ViaCycle, a new Y Combinator-backed startup, wants to be to bike sharing what Zipcar has become for cars. While there are many cities around the world where bike sharing is a fact of daily life, only a few cities in the U.S. currently offer similar programs and the ones that exist are often expensive to operate. The viaCycle team, which has been working on its platform for three years, uses a very different approach from most of its competitors. Unlike other systems, viaCycle doesn’t need special docking stations for its bikes, for example. The team has developed its own hardware that is integrated into the bikes to lock and unlock them through a phone call, text or via the company’s mobile app. This means viaCycle bikes can be locked to standard bike racks anywhere and the cost of getting started is significantly lower than with similar systems.
The system is currently being tested with 40 bikes on Georgia Tech’s campus in Atlanta and it’s also coming to George Mason University in the fall. ViaCycle will also launch its first pilot program in San Francisco in the next few weeks, starting with one location outside of the HUB co-working space in SOMA.
Here is how this system works for users: after you become a registered customer, you just use the viaCycle app or send a text with the bike’s number and your PIN code to unlock the bike. Most of the technology that makes this system works sits on the back of the bike. A small battery pack holds the locking mechanism (which uses a sturdy chain lock) and a GPS system to track the bikes. As the company’s co-founder and CEO Kyle Azevedo told me earlier this week, the pack can be powered via small solar cells or a dynamo. All of the back-end systems are hosted on viaCycles servers, which can also provide detailed analytics data back to the companies and municipalities that decide to offer viaCycles services.
All of this isn’t free, of course. The San Francisco pilot project, for example, will probably cost users about $5 for a day pass and memberships will cost about $20/month or $80/year. What makes viaCycle so interesting, however, is that it is really a platform and mostly leaves the day-to-day business activities to others. On the Georgia Tech campus, for example, students can get the bikes for up to 30 minutes for free. After that, users pay standard usage fees. With a $5.95/month premium subscription, however, users only start paying after they have used the bike for more than 2 hours.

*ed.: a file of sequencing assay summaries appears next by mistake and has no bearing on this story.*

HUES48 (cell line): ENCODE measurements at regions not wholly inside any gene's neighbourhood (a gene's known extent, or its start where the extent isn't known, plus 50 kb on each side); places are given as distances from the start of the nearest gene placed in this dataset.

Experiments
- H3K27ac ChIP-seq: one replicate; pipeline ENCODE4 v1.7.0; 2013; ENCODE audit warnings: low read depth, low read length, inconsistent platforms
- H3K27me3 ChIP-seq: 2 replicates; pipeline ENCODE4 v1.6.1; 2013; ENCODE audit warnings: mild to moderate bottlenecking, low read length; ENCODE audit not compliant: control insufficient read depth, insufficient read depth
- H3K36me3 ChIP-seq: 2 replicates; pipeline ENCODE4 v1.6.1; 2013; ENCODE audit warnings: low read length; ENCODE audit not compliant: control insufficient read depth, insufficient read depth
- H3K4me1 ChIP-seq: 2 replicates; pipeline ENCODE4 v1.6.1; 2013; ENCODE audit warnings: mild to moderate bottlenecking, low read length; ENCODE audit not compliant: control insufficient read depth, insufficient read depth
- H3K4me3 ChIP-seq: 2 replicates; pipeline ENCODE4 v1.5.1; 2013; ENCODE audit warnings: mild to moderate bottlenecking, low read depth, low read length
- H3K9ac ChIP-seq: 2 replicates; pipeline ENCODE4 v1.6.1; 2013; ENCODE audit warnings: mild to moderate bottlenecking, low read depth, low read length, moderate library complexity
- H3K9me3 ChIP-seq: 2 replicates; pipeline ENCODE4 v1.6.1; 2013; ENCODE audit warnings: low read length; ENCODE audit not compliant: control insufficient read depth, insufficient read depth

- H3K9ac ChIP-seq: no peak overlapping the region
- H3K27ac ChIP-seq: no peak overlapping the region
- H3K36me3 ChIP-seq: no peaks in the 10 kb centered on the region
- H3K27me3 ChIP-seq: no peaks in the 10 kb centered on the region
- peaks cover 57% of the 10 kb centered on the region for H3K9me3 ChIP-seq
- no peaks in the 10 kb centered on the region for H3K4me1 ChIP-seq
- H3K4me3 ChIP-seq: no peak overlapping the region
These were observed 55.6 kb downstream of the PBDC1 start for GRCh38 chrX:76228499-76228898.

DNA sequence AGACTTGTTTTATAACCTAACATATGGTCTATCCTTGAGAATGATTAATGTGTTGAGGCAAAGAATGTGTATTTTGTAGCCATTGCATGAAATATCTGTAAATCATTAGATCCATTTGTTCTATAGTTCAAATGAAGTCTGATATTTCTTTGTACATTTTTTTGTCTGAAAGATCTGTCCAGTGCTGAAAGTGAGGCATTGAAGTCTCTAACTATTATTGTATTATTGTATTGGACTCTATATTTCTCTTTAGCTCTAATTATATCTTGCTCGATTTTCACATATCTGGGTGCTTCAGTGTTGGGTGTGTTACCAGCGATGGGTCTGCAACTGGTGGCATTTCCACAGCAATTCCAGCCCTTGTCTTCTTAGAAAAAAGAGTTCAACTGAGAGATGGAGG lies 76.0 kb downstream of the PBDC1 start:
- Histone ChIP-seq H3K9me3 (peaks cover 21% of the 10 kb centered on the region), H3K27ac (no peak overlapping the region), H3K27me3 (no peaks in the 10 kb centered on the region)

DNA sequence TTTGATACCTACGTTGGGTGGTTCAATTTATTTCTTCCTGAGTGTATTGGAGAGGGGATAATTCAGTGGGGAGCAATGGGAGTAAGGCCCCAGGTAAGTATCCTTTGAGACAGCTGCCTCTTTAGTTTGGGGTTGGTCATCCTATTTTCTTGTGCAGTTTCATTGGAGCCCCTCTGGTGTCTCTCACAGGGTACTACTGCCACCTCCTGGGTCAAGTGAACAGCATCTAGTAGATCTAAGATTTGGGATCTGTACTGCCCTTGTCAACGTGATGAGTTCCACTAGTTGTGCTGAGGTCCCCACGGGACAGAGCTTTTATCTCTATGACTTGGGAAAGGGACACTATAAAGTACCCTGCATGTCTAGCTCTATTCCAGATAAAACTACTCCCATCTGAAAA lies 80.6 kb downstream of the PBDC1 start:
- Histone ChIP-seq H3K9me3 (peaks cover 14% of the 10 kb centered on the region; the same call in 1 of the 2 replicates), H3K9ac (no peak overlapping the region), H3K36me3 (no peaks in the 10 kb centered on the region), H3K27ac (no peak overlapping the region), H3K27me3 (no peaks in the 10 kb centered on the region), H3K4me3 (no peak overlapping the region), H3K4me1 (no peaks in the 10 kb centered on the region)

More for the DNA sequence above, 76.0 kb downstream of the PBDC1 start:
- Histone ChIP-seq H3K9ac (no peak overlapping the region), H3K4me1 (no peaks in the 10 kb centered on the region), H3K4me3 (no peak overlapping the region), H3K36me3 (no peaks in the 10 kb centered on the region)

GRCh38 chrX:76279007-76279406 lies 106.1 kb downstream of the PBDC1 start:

As Azevedo told me, companies, colleges and others who want to bring viaCycle to their campuses and cities typically pay about $20 per bike per month for the system. In addition, there is also an upfront cost of about $1,000 to $1,500 for every bike. While a city may decide to charge users to defray the cost, a large company with a big campus could decide to just offer the system to its users for free. This may sound expensive, but this system is far cheaper than its competitors. As Azevedo told me, “it’s practically a crime that cities are paying as much as they do for their [current] bike systems.”
The viaCycle team, which currently consists for the four co-founders and their first (part-time) employee, met at Georgia Tech and has been working on the system (and especially on how to make the bikes talk to the server without using too much power) for a few years now. The company has won a number of accolades since. ViaCycle, for example, won the MIT Clean Energy Prize in the transportation category in 2010, received a $50,000 grant from Ford and won StartupRiot Atlanta 2012. The team is currently part of the Y Combinator Summer 2012 class and has started to think about how to adapt its technology to other markets outside of bike sharing, too.
ViaCycle creates advanced bicycle sharing technology that allows easy deployment and administration. By providing both hardware and software components, viaCycle offers a “bike-sharing-in-a-box” solution: a combined system that frees bike-sharing operators from cumbersome kiosks and street-storage, increasing flexibility and reducing costs. Bicycle sharing systems are a developing solution for preserving urban mobility, but suffer from numerous issues that prevent widespread adoption, including high costs and vandalism rates. Moreover, existing bike share systems require extensive stationary infrastructure, including bike...